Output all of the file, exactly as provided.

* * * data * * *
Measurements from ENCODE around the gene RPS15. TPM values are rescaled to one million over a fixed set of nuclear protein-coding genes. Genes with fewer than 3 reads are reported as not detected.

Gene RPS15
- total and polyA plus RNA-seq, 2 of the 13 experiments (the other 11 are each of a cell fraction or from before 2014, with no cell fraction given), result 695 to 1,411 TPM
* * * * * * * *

Measurements from ENCODE around the gene RPS15. TPM values are rescaled to one million over a fixed set of nuclear protein-coding genes. Genes with fewer than 3 reads are reported as not detected.

Gene RPS15
- total and polyA plus RNA-seq, 2 of the 13 experiments (the other 11 are each of a cell fraction or from before 2014, with no cell fraction given), result 695 to 1,411 TPM